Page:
The play that never was

Three old friends and a neighbor. A summer of afternoons in the backyard. Lingering sunshine and inevitable darkness.

Caryl Churchill, one of Britain’s greatest living playwrights, returns to BAM for the first time in 15 years with this by-turns hilarious and unsettling daydream. Directed by Churchill’s frequent collaborator James Macdonald (Cloud Nine; Love and Information; John Gabriel Borkman, Spring 2011), with startling performances from Linda Bassett, Deborah Findlay, Kika Markham, and June Watson, Escaped Alone is doomsday in a teapot, a calmly revolutionary vision of looming collapse.

No, doomsday in a teapot was not meant to be that Saturday evening. The play had already begun and Mrs Jarrett – played by the courageous Mrs Linda Bassett – had already joined the three other ladies in the garden that sat behind the fence. But, as the conversation picked up, Mrs Bassett stood up and walked off stage, calmly, naturally as if it was part of the play. Only Mrs Bassett had been feeling unwell that day but had decided to go on with the show hoping she would manage to make it through. She didn’t, despite her strong will and professionalism; Mrs Bassett could not go on. And neither could the show.

The management offered refunds or rebookings to one of the following days and the play went ahead as scheduled. We missed it only because of a planned trip, our first away from the City since the day we arrived.

Escaped Alone, BAM
February 18th, 2017

Last Work

What we didn’t want to miss that night was the latest work by Batsheva Dance Company, choreographed by Ohad Naharin, making its NY premiere in BAM. I was prepared to be impressed and I was – by the dancer at the back of the stage running on a treadmill for the entire duration of the show! According to reviews, and as you can see below, it was supposed to be a woman (dressed in blue) but on the evening we watched she had been replaced by a man. Still standing, drenched in sweat at the end of the performance, he deserved – and received – a warm round of applause. The work itself was a barrage of beautiful, intense moves and ideas, so much so that the audience was left with no breathing space; no chance to absorb and truly appreciate the scenes. On the way out, we agreed that Last Work was aesthetically stimulating, but bringing so many elements and people on the stage together, all at the same time, resulted in cancelling out emotions it was supposed to evoke. Indeed sometimes, there can be too much of a good thing.

Images courtesy of Batsheva Dance Company

February 4th, 2017

Beauty queens

The Beauty Queen of Leenane, a black comedy by Irish playwright Martin McDonagh was premiered by the Druid Theatre Company in Galway, Ireland in 1996.

20+ years later, Druid made its BAM debut with this first in the trilogy of plays set in the rural village of Leenane where forty-year-old Maureen Folan, a single and lonely woman lives with her mother Mag, trapped in a dry, loveless relationship. Until Mag interferes with her daughter’s first – and probably last – romance. Her cruel interference sets in motion a chain of events simultaneously funny and horrible, a narrative that leads to a tragicomic climax and leaves the audience with a bittersweet aftertaste that lingers long after the curtain comes down.

The Beauty Queen of Leenane, about to begin:

And the Beauty Queen of Solitaire, patiently killing time:

Aisling O’Sullivan played Maureen, the daughter.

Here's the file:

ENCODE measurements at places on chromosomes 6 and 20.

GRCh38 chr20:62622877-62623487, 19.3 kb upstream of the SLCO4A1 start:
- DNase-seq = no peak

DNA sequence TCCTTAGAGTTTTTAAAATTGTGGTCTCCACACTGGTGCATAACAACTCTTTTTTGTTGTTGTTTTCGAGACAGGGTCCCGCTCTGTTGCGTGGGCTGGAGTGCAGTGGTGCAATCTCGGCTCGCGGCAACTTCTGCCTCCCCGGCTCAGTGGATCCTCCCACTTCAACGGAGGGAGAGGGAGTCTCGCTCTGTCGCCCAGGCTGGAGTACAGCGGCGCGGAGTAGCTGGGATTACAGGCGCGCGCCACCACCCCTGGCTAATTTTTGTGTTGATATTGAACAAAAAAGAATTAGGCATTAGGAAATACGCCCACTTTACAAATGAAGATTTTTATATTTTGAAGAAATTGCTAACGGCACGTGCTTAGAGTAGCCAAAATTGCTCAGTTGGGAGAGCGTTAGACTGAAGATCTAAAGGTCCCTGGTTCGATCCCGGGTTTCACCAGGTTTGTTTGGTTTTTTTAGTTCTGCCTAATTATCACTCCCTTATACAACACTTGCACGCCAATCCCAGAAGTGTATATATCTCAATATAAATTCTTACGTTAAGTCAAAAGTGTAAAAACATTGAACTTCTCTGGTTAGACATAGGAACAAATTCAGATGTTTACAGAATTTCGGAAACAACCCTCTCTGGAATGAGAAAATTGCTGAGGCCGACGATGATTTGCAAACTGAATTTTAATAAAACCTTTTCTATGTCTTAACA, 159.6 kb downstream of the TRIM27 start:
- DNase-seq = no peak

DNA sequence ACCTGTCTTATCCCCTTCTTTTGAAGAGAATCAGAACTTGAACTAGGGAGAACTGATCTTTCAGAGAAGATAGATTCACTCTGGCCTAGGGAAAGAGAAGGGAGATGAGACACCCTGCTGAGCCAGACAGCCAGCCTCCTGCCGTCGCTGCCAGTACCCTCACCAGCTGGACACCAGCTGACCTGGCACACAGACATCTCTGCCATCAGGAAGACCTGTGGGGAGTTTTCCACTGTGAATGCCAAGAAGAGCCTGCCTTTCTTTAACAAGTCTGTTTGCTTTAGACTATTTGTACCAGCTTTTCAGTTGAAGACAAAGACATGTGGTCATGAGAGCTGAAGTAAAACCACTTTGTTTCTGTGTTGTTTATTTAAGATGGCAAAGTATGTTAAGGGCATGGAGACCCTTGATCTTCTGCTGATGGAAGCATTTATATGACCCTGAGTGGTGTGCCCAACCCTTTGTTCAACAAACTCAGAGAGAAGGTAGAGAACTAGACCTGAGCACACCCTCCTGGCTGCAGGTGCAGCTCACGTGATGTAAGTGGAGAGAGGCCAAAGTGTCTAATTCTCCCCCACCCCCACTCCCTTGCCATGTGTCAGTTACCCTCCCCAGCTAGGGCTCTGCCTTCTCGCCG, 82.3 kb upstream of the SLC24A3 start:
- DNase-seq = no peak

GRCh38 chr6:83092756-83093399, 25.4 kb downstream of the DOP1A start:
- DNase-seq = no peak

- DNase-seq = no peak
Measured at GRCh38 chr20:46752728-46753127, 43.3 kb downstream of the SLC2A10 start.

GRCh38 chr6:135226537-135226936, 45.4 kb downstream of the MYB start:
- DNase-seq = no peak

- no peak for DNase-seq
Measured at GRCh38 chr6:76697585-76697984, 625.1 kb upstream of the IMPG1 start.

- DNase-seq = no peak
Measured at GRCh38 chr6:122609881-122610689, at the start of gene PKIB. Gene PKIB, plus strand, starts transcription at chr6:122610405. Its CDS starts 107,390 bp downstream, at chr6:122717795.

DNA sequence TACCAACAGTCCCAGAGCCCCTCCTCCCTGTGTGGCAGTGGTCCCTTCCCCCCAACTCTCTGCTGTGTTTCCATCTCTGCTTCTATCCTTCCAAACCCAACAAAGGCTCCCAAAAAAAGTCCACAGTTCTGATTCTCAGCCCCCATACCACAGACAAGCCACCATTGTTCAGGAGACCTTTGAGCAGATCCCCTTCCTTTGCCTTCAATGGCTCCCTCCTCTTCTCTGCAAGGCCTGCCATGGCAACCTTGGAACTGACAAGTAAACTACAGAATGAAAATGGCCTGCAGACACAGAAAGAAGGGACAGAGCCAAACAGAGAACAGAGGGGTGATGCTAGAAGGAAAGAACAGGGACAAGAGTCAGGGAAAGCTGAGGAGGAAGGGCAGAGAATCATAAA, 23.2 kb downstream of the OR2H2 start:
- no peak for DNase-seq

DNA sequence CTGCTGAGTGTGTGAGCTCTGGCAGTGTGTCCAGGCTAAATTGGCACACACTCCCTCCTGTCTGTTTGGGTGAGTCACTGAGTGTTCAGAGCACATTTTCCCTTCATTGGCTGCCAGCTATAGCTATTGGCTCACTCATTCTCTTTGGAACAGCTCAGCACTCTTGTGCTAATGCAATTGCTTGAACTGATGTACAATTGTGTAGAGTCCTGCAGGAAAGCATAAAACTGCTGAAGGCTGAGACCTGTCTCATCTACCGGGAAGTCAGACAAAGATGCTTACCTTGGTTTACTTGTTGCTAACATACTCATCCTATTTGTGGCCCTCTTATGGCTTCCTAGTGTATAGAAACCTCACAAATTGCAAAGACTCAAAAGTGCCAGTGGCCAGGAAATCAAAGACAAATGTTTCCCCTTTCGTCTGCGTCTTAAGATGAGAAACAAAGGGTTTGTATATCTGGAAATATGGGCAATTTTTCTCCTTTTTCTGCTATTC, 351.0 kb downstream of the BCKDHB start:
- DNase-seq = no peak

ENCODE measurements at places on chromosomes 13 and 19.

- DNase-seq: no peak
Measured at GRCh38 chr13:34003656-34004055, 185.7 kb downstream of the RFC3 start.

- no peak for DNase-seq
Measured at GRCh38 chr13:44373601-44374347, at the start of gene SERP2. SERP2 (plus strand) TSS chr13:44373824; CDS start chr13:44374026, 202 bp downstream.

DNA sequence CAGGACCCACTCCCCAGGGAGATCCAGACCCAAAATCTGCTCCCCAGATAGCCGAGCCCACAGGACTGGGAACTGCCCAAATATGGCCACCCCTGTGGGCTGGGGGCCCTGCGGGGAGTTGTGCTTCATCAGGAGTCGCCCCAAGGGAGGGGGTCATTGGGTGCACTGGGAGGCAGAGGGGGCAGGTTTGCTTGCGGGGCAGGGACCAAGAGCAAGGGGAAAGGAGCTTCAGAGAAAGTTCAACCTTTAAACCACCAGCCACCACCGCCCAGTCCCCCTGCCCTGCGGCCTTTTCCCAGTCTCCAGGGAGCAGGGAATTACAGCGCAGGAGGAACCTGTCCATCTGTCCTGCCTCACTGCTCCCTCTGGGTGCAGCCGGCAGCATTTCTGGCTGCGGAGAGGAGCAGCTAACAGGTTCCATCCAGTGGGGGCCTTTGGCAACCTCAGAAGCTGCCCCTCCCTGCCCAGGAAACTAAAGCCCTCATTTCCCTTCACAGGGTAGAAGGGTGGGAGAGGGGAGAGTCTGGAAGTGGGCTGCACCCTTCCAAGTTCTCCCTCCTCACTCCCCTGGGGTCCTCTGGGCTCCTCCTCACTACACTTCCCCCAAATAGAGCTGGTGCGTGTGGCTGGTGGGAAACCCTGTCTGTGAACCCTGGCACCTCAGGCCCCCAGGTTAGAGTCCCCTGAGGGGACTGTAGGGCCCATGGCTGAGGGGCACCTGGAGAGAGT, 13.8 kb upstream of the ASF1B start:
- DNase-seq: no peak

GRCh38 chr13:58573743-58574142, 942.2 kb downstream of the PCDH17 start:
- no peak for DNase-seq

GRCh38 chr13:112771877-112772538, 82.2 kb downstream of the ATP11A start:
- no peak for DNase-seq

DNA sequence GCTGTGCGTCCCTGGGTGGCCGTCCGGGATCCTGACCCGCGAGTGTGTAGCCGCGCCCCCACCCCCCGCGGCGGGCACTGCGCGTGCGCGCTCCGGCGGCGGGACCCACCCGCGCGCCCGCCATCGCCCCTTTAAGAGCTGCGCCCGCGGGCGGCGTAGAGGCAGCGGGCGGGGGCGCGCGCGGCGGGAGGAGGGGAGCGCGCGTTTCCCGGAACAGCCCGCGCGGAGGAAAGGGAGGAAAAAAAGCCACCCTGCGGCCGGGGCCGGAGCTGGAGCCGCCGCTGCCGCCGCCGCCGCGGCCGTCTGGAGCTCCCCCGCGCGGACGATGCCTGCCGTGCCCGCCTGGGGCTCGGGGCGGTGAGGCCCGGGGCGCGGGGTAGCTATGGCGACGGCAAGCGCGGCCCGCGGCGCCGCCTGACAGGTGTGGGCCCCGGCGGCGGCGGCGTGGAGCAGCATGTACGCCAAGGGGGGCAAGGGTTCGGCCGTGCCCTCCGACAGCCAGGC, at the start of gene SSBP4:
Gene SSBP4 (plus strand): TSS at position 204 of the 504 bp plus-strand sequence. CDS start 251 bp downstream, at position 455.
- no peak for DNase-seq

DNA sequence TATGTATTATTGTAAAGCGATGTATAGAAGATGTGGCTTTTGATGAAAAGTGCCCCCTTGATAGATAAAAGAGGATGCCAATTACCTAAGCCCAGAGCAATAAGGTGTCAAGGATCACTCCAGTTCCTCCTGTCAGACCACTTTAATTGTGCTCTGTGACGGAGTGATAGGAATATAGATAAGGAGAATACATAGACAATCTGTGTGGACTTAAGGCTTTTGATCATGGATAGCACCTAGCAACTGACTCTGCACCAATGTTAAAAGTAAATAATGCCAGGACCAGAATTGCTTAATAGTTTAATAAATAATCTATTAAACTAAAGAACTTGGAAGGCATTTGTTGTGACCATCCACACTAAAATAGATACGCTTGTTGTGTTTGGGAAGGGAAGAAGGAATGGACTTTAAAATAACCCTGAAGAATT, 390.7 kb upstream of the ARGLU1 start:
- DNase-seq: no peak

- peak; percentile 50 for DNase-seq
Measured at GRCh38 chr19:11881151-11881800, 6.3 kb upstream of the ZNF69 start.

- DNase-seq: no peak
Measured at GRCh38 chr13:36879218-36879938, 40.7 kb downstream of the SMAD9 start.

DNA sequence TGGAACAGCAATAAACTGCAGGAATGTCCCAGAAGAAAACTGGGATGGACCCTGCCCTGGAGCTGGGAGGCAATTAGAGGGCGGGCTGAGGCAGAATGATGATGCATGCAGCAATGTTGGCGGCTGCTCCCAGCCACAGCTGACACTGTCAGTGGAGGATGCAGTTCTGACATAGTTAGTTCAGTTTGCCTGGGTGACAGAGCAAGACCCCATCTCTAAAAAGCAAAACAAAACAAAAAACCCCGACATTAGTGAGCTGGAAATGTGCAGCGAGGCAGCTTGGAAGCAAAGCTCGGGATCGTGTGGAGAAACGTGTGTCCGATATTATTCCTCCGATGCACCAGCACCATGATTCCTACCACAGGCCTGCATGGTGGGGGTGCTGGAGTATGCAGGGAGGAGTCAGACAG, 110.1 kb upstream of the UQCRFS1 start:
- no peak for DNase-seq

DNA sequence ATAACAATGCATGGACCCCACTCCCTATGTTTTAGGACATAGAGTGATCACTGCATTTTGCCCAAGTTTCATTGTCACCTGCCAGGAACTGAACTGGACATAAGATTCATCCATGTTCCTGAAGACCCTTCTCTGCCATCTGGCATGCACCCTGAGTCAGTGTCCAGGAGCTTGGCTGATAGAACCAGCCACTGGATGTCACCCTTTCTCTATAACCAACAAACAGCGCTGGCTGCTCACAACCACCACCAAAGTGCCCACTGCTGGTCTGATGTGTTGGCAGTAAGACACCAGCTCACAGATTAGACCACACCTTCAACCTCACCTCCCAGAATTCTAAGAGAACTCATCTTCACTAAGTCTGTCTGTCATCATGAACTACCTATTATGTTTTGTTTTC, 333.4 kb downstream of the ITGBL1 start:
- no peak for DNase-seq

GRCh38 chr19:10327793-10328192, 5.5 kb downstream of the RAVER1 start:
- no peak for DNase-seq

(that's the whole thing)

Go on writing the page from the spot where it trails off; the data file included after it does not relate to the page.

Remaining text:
Marie Mullen, was the devious mother; most interestingly, Ms. Mullen played Maureen back in 1996, as if to confirm Maureen’s realisation when she exclaimed: Oh Gosh, I’ve turned into my mother!
Marty Rea was Pato Dooley, Maureen’s first and possibly last lover.

BAM Harvey Theater

January 14th, 2017

Love, Love, Love

An off-Broadway play by Mike Bartlett in three acts, staged by Roundabout Theatre Company.

A small, perfectly placed cast performing the roles of Kenneth (Richard Armitage), Henry (Alex Hurt), Sandra (Amy Ryan), Jamie (Ben Rosenfield) and Rose (Zoe Kazan).

A life. A play about reaching maturity without ever wanting to grow-up. About starting a family, because that’s what everyone does, without ever wanting to part with your juvenile selfishness.

A clash. Of care-free youthfulness against duty-laden responsible mid life. Of generations. Of egocentric, self-absorbed characters.

It begins in 1967.
Sandra, Henry’s smart and witty girlfriend meets his brother Kenneth, a party-going, pot-smoking, life-loving young lad; it is June 25th and the entire world is watching the historic, first ever live satellite programme in which the Beatles performed ”All you need is love”.

Sandra and Kenneth sing along; they dance; they fall in love.

1990.
Married. Two kids. Financially secure. High profile jobs. No time to waste. Not least for two needy, self-conscious, egotistic teenagers.

2011.
Parents retired. Affluent. Kids are now adults; Jamie resigned, Rose angry, both still lost deep in the generations chasm, unable to accept the world they inherited.

Rose: I want you to buy me a house.
Sandra: smiles.
Kenneth: laughs.
Sandra : A house?
Kenneth: laughs some more.
Kenneth: You’ve got a house.
Rose: I’m renting.

….

Kenneth: What’s the matter love
Sandra: Something’s wrong, isn’t it? I can tell.
Rose: laughs.

Rose: I’m thirty seven

Rose: So… my birthday. I had a little thing in a bar in Clapham, hired out this little bar, and all my friends came, and two days before I didn’t tell you this, but two days before my birthday I broke up with Andy.
Kenneth: You didn’t… oh… you’re not with.
Rose: No.
Kenneth: You didn’t say.
Rose: You never asked.
Sandra: You don’t like us asking.
Rose: Yeah so I’d already booked this bar, and I went ahead with it anyway even though I was quite… lonely… you know.
Sandra: Oh baby.
Rose: And everyone turned up and some of them with kids and stuff and we had a bit of a dance you know, kept the smiles going but then suddenly I found I was sat on a chair at the side of the room, all on my own, at my own party, and I was crying.
Sandra: Were you drinking gin?
Rose: No.
Sandra: Gin can do that.
Rose: I wasn’t drinking at all Mum but I found I was crying, and it was because I realised as I was sat there, I realised I’d completely fucked it up.

Sandra: It’s not too late, you’re not even forty.
Rose: At my age you had a house, half paid off, two kids, holidays, money.
Kenneth: It was different then.

Rose: Look at you… ”If you can remember the sixties you weren’t really there”. What a smug fucking little thing to say. You didn’t change the world, you bought it. Privatised it. What did you stand for? Peace? Love? Nothing except being able to do whatever the fuck you wanted.

Kenneth: It’s your life Rosie.
It has to be.
He drinks from the wine.
We love you.
But you can’t blame us.